If I wanted to do something similar with another historical archive, what would I need to do?
Why are all these historical records relevant today?
The Chicago Historical Homicide Project– and historical records in general– allows us to learn from the past, benchmark the evolution of society, and better understand how the past affects our daily lives. By arming us with the tools of experience, insight and understanding, historical records allow us to better live in the present and look to the future.
History repeats itself. Crime, race relations, family disputes, immigration, economic downturns, and corruption are all issues that have been dealt with in the past. How did people deal with these issues in the past?
In addition, looking at the past allows us to benchmark our progress and view similar situations through different perspectives. We can look to the future and imagine how future generations would see us and the changes that we have effected. What records would they look to? In what light would they see us? To some degree, the true judge of our work today is the test of time, how future generations will see us.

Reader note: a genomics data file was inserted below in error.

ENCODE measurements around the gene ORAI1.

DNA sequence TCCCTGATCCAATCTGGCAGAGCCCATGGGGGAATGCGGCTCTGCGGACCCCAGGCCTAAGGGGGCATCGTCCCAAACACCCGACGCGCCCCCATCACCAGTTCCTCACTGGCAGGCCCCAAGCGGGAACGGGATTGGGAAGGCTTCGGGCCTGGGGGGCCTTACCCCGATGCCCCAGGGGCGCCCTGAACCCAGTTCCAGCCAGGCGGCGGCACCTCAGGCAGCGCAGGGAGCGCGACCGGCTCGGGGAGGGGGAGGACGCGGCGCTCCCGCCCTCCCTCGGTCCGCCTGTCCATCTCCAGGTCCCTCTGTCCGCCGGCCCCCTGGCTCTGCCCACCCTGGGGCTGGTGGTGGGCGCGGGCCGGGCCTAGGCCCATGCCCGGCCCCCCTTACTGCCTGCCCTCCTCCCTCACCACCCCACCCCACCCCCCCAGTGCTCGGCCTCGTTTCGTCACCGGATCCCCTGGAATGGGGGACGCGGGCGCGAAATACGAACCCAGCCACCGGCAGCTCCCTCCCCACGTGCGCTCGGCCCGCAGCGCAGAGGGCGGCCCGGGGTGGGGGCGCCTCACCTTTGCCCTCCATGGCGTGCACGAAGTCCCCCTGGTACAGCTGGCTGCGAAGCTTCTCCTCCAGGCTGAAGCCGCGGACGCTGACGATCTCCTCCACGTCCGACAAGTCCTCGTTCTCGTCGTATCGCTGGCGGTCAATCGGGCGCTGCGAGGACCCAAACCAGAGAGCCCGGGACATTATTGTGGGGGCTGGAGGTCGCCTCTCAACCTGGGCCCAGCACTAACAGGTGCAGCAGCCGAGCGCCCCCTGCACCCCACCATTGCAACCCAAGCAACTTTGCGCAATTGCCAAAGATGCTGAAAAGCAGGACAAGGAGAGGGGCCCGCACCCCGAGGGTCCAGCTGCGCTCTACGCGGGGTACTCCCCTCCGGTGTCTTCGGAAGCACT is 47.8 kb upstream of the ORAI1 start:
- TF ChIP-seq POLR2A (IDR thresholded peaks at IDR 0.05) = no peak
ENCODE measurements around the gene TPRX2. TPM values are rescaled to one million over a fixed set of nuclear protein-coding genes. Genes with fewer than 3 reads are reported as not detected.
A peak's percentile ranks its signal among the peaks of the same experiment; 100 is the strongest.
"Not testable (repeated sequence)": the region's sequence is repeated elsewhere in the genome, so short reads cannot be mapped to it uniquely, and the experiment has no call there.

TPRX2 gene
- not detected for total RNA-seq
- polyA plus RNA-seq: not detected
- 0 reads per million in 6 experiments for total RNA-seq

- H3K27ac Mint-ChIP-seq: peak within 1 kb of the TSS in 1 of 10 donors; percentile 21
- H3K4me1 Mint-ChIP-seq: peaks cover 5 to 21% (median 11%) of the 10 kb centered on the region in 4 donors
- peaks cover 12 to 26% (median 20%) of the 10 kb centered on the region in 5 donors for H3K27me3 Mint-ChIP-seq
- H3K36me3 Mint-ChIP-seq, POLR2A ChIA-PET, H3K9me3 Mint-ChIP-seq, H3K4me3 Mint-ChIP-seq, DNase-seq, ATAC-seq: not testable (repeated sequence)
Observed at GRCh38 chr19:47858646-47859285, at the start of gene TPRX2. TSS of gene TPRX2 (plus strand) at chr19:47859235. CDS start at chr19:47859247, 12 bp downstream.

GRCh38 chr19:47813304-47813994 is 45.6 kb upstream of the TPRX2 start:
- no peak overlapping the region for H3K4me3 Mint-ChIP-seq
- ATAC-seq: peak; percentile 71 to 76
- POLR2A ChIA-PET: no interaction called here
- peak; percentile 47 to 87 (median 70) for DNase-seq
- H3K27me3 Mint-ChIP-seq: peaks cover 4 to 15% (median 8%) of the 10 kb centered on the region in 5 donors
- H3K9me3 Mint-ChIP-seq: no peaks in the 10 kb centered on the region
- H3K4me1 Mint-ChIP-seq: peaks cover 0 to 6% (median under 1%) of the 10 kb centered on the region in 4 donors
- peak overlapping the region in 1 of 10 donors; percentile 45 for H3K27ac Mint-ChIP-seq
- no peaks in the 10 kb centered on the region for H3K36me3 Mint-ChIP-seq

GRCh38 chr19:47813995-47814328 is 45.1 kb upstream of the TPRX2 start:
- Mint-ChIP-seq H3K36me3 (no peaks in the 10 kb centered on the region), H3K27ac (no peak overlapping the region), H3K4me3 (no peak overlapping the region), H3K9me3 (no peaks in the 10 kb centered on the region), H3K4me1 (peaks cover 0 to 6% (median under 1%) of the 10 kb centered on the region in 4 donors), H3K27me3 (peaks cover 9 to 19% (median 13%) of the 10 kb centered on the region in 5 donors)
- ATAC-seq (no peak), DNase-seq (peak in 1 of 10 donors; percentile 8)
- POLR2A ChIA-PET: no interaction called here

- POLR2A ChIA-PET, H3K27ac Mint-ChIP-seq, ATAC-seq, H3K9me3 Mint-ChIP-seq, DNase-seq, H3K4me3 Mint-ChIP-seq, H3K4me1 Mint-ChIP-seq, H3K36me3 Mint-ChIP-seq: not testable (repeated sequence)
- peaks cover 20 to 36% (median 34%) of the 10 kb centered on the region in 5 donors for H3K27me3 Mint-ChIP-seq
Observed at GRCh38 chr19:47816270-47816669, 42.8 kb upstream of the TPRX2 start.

Historical records also allow people to better understand the past which underpins our present lives. We may have ancestors who appear in the records. Our neighborhoods may be mentioned or portrayed in a particular light. The records may hint at how people of different races related to each other. Understanding these fragments of the past may indicate to us why ‘things are the way they are’ today.
How can I contact Leigh Bienen, the director of the Chicago Historical Homicide Project?
You can contact Leigh Bienen at email@example.com. You can also contact Leigh Bienen through Juana Haskins, the project manager of the Chicago Historical Homicide Project, at firstname.lastname@example.org.